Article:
• Paul

    Here in the UK, my bank applies charges that cause me make go over my overdrfat limit and so they charge me for that too , nice one. OK so it would be better to in the black but demands occur from time to time. The real issue I have with banks is this…we live in a complex society where we depend on banks and they know it. They also communciate that they are a ‘service provider’ and imply that they exist to help to you. This is wrong and deliberatley misleading. They are account providers and money lenders… period. They should be prevented in law from portraying themselves as a ‘service’ as this exploits the more gullible members of our society. The banks also deploy sophisticated marketing communications campaigns that use ‘hypnotic language patterns’ & other seductive imagery. (I am a senior academic in a leading UK university that lectures on these things) So forget ‘rational/ economic’ decisions and blaming poor account management by the customer when they deliberately manipulate our emotions to make non rational decisions. What part do the play in the creation of debt problems they should ask!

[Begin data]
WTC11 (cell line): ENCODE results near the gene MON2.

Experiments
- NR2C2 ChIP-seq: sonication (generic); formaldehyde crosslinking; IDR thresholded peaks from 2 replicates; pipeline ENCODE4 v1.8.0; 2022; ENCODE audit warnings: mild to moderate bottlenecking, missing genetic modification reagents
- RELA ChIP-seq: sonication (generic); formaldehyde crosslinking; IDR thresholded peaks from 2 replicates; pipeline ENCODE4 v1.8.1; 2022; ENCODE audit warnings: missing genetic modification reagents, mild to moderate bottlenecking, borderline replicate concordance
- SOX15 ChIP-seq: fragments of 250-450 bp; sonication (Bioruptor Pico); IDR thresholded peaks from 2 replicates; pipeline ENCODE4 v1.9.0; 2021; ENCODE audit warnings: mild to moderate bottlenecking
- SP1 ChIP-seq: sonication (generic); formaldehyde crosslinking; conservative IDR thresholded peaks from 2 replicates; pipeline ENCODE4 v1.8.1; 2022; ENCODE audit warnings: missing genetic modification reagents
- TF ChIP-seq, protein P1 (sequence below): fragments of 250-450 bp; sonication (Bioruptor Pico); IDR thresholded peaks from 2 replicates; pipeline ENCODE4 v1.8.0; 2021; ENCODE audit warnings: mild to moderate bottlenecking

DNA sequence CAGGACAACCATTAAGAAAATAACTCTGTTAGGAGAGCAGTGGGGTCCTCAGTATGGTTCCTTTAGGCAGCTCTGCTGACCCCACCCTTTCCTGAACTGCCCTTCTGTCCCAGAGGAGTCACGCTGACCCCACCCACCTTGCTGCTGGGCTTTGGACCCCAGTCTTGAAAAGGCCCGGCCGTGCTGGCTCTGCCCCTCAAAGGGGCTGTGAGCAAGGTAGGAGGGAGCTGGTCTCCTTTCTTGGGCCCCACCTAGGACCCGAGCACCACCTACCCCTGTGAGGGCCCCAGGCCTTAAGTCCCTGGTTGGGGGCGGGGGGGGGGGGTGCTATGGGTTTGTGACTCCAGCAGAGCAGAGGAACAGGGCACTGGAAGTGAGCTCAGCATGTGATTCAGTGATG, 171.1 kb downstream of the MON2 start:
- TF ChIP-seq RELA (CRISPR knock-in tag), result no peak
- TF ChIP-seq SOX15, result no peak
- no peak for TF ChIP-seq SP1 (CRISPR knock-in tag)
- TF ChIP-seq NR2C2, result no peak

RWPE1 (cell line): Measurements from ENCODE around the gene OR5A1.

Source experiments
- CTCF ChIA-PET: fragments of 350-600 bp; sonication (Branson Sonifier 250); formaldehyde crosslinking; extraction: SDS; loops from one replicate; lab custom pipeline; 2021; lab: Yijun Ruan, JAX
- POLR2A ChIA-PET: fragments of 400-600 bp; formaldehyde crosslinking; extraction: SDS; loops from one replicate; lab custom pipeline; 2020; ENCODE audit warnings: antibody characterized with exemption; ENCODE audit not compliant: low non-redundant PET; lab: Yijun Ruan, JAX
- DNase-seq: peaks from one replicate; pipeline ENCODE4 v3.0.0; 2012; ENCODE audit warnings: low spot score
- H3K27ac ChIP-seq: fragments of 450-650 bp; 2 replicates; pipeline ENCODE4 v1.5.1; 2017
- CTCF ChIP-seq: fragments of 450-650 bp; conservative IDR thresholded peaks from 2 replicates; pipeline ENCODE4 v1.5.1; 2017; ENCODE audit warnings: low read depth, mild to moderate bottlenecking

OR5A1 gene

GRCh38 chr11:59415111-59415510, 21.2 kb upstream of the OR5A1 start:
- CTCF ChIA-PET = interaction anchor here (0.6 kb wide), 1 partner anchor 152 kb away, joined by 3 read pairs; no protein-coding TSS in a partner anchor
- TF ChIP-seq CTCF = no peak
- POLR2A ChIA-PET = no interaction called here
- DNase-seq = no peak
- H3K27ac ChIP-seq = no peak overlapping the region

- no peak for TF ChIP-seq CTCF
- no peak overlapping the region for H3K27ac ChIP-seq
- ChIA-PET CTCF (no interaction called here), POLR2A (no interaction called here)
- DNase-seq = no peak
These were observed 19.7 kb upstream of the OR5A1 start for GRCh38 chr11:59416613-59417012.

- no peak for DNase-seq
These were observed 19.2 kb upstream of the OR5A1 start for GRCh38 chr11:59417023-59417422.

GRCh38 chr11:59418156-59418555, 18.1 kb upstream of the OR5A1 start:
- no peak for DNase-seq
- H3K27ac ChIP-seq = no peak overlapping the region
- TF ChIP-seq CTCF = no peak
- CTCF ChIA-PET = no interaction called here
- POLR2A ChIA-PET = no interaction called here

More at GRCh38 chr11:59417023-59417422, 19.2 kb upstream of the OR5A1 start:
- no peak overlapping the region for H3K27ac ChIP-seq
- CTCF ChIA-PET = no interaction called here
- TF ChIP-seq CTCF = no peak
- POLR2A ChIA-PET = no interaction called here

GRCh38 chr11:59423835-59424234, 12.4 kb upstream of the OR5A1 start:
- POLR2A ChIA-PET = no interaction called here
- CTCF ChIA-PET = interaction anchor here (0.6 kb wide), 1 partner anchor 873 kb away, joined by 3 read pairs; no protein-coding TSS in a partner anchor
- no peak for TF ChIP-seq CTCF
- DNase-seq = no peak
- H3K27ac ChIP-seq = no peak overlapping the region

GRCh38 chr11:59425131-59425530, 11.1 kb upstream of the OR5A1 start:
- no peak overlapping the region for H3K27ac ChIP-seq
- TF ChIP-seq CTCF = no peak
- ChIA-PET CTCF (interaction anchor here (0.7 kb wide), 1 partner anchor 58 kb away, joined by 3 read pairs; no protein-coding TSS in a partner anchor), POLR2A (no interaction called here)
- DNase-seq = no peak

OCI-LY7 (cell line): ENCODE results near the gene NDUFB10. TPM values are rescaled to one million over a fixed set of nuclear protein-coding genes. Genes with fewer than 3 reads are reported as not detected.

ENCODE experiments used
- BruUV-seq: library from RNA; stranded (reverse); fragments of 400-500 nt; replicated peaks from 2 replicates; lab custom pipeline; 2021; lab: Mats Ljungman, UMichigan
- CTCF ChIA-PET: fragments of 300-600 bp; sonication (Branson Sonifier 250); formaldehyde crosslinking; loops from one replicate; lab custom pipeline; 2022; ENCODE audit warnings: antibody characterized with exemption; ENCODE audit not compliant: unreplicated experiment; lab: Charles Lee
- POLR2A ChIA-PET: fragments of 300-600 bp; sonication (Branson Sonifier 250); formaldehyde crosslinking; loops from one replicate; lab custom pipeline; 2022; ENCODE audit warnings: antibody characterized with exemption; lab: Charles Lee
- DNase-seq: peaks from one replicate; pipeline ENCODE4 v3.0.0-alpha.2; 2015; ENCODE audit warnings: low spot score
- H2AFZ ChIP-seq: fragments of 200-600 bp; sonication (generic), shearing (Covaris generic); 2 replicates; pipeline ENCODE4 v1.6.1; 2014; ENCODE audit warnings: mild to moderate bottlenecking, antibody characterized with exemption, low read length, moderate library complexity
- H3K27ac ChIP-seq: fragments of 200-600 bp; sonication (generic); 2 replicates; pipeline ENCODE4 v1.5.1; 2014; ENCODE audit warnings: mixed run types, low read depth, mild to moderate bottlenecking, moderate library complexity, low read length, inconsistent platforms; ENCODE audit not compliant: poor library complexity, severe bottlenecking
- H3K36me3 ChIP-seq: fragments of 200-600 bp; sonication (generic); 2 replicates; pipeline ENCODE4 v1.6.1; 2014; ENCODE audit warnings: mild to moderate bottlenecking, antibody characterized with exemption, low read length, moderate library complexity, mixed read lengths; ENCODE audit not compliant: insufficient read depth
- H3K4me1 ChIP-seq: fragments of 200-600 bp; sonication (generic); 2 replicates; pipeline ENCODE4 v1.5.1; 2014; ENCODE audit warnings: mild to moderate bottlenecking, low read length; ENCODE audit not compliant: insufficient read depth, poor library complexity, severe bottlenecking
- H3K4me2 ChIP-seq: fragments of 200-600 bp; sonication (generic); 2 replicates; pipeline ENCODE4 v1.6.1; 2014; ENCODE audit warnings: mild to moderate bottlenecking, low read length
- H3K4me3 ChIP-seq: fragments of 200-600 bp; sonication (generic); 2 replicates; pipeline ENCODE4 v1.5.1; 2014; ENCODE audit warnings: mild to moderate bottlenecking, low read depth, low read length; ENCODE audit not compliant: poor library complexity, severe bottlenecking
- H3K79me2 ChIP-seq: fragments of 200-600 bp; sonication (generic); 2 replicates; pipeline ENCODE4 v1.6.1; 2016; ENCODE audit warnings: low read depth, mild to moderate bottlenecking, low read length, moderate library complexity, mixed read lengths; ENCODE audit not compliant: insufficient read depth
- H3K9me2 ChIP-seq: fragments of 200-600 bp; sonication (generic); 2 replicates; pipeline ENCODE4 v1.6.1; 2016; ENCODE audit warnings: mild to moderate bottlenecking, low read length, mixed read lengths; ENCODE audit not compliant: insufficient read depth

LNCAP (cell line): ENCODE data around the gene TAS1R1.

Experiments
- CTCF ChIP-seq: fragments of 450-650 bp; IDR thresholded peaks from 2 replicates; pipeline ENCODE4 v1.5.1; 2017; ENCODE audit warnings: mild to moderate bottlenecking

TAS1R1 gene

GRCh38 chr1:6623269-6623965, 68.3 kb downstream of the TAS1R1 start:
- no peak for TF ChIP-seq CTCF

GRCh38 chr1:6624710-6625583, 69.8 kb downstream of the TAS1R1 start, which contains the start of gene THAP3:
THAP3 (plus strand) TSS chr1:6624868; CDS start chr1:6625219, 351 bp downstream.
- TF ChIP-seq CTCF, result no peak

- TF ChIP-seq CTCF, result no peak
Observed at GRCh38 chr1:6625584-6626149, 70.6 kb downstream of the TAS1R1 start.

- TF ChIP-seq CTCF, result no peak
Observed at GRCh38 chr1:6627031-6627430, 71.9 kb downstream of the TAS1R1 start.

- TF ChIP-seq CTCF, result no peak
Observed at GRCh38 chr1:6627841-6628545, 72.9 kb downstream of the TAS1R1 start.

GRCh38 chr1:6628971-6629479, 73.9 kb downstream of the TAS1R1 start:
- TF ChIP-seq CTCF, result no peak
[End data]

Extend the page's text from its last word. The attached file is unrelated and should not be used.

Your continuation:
• JP

    Companies pay their employees just enough to keep them.

    Employees work just hard enough to not be fired.

    This has been the state of affairs roughly since the pyramids were built.

  • very bitter programmer

    “I don’t know” has been the saying I have heard all 3 years of my short career just out of college.